We are nearing the end of the second week of the 40 Bags in 40 Days Challenge. Are you still feeling motivated? What are you most excited about accomplishing?
It is psychologically difficult to decide whether to give away an item that was a good deal, but never used. It is hard to resist a deal. But what if all those deals become clutter in your home rather than a useful expenditure? Yes, you may have saved money, but the value isn’t in the price. It is in the item’s usefulness to you and your family.
Peter Walsh, a nationally acclaimed professional organizer, once said, “If the price is the best thing about something, you should not buy it. Ever.” After so much hard work sorting through items in your home, doesn’t it make you think differently about shopping? We all fall prey to the cheap price tag once in a while. But if you find this happening on everything from the grocery store, to clothing stores, to tag sales, you may want to reevaluate whether the accumulation of these deals is working for your household and your wallet. You can buy ten useless things at a cheaper price or one useful thing for the same price. That one useful item is worth a lot more than its price tag, while those ten useless items were just a waste of money.
My colleagues and I are offered “free” items constantly. It helps people feel better about letting go because they have a connection to the person they are going to. Some of it is very useful for our families and everyone benefits. However, it takes a lot of will power to turn away perfectly good items that we do not need in our lives. More often than not, those items we do take are in the next donate pile again because we never really needed them at all. I have learned over fifteen years in the business these “freebies” are better heading to a charity to find the right owner who will benefit most from them.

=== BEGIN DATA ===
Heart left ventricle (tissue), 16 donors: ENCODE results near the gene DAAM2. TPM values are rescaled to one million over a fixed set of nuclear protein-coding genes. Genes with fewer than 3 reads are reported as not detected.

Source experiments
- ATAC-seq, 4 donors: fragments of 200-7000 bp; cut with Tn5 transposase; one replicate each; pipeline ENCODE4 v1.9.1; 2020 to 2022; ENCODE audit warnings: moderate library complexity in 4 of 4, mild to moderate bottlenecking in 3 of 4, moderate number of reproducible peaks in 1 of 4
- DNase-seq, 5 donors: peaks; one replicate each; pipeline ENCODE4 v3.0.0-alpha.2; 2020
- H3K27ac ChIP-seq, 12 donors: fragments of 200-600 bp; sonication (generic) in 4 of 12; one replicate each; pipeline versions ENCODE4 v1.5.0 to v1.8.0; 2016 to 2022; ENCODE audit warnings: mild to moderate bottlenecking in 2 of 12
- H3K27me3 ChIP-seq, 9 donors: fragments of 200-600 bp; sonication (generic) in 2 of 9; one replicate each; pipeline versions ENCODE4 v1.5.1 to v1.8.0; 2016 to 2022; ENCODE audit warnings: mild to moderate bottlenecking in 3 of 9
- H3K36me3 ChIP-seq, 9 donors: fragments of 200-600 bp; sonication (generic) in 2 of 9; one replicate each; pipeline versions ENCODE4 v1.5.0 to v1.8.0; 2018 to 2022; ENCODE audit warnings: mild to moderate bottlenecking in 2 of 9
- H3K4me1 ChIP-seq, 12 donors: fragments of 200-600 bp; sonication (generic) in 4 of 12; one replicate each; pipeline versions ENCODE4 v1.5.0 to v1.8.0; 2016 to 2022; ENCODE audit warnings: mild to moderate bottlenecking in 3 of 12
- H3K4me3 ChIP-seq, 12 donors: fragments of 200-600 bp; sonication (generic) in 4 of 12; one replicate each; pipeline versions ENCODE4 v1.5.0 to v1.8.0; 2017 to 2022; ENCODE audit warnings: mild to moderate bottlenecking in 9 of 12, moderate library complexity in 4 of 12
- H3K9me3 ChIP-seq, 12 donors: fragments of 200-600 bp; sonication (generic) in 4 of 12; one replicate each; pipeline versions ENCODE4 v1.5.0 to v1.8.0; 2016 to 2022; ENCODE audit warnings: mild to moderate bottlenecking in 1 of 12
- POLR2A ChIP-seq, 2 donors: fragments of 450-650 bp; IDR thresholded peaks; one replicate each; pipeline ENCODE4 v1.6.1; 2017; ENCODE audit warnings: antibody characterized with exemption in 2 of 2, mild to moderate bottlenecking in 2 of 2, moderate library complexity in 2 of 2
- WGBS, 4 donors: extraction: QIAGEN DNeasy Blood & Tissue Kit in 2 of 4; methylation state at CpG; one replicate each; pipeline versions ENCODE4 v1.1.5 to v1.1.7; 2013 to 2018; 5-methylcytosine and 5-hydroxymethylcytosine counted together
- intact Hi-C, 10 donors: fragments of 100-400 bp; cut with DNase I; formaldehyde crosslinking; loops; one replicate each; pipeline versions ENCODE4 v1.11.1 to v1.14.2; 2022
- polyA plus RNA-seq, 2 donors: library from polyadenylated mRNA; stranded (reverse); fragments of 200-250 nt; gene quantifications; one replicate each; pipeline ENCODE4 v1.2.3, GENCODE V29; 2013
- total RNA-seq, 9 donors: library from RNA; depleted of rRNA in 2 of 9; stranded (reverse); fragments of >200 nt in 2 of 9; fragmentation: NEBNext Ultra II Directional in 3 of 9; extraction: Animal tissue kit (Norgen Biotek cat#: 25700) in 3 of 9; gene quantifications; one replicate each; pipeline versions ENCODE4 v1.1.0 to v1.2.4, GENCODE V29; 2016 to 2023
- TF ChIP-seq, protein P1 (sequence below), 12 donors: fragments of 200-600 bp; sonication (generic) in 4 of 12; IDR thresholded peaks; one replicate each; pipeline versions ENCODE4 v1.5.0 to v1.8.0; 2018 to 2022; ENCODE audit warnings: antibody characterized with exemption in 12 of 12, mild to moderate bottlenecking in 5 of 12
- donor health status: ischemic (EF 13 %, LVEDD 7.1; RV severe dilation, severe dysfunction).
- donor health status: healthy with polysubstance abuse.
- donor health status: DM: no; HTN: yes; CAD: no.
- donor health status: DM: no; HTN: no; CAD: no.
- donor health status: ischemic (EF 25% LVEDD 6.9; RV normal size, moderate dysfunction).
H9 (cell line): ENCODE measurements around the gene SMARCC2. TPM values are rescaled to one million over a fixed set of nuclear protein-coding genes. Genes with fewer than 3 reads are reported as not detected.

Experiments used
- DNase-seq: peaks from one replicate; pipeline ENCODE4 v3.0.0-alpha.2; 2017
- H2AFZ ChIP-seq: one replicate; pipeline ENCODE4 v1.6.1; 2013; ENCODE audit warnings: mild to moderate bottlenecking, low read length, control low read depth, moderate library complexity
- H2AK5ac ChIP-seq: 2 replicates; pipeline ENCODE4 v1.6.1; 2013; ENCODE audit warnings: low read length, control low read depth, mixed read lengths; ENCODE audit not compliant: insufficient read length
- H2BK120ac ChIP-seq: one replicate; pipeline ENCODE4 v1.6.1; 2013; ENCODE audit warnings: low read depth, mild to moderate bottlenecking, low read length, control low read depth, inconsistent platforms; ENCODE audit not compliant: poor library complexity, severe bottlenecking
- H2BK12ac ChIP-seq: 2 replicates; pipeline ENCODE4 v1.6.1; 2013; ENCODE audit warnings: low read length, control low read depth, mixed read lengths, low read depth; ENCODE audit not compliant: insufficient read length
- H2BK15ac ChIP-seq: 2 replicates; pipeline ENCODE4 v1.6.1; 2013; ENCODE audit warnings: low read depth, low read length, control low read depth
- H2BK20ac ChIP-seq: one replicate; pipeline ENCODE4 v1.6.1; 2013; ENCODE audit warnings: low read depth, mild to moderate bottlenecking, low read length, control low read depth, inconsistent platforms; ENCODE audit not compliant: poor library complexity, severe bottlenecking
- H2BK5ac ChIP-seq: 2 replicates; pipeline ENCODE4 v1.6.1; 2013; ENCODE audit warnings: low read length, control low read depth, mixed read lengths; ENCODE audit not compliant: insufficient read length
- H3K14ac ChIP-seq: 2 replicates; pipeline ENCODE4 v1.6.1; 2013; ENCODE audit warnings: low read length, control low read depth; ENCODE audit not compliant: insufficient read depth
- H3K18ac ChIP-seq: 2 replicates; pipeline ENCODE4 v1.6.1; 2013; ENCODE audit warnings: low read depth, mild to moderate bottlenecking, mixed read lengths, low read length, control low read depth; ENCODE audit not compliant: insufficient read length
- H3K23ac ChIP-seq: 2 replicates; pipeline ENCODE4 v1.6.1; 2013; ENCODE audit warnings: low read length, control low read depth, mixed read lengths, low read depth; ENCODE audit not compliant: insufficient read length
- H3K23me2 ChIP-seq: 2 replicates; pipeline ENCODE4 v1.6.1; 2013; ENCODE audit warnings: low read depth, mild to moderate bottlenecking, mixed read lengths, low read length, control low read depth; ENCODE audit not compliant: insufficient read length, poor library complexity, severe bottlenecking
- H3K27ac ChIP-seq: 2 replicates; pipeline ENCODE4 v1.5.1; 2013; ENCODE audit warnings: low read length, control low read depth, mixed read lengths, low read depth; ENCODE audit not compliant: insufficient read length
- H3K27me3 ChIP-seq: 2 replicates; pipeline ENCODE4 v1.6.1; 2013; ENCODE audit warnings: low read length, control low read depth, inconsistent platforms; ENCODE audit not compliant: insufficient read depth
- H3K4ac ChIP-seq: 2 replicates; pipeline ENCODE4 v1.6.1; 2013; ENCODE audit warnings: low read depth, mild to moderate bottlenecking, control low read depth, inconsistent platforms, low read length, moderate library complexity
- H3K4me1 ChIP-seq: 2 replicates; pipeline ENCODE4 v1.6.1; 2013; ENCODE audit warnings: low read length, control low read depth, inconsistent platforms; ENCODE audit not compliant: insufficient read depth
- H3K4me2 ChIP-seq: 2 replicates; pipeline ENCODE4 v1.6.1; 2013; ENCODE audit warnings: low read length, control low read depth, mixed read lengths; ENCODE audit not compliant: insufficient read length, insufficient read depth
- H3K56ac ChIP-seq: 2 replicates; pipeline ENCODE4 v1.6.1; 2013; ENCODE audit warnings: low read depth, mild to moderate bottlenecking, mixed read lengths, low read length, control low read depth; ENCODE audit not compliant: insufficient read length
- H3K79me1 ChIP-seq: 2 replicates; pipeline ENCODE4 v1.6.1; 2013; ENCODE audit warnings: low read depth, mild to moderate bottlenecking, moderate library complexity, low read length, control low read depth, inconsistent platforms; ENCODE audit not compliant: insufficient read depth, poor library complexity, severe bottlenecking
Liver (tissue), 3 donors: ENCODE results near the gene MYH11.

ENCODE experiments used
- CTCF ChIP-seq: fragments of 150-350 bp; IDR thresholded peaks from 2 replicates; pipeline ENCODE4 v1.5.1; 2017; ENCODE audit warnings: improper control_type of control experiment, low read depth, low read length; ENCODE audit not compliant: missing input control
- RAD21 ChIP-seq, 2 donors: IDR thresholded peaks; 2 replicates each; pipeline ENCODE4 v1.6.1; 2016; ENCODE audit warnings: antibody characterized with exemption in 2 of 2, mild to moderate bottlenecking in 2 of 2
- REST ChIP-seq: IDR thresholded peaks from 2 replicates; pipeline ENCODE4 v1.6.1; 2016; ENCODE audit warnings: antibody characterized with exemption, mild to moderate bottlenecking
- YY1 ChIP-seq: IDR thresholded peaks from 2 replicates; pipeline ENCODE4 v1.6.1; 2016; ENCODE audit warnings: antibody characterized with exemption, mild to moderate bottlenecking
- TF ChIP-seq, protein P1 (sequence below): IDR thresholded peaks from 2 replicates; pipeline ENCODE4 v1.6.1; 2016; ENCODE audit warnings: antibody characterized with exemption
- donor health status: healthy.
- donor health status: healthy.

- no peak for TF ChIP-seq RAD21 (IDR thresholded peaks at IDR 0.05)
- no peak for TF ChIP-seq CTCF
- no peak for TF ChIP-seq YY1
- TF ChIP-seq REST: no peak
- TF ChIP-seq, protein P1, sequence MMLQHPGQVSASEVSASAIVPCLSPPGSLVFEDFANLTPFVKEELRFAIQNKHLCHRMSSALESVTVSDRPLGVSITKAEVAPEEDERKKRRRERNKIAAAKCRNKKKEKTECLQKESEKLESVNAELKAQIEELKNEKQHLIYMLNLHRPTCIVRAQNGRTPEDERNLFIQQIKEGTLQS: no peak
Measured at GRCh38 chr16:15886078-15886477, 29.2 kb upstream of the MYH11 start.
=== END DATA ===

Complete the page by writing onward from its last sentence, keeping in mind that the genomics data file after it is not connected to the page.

When you have children or grandchildren the “free” offers increase exponentially. “Won’t your kids love this book?” “Want some toys?” We have some amazing hand-me down toys and clothes that we use, love, and pass on as well. I am a firm believer in cycling items to those who need it. But, again, if you take everything that is “free” you will accumulate much more than you can use or maintain. Having strong boundaries is important. It is a fine line to not take on other people’s junk and make it your own junk to deal with.
As you are cleaning out your spaces have you noticed a pattern? Do you buy too many items that are “good deals” but you have never used or worn? Are you taking on other people’s “free” stuff so they can pass on their “treasures” without guilt? Now are you feel guilty throwing it out?
If you find that many of the items you have finally decided to donate were bought or taken because of a good deal, it might be time to reevaluate the deal you are actually getting. You will spend more time, money and effort trying to find the right home for impulse purchases or freebies. The right home will alleviate your guilt of not using them. But in the end you are better off if you never spent money or time on the deal at all.
Choose everything for its usefulness and the joy that it will bring to your home, not for the dollar value.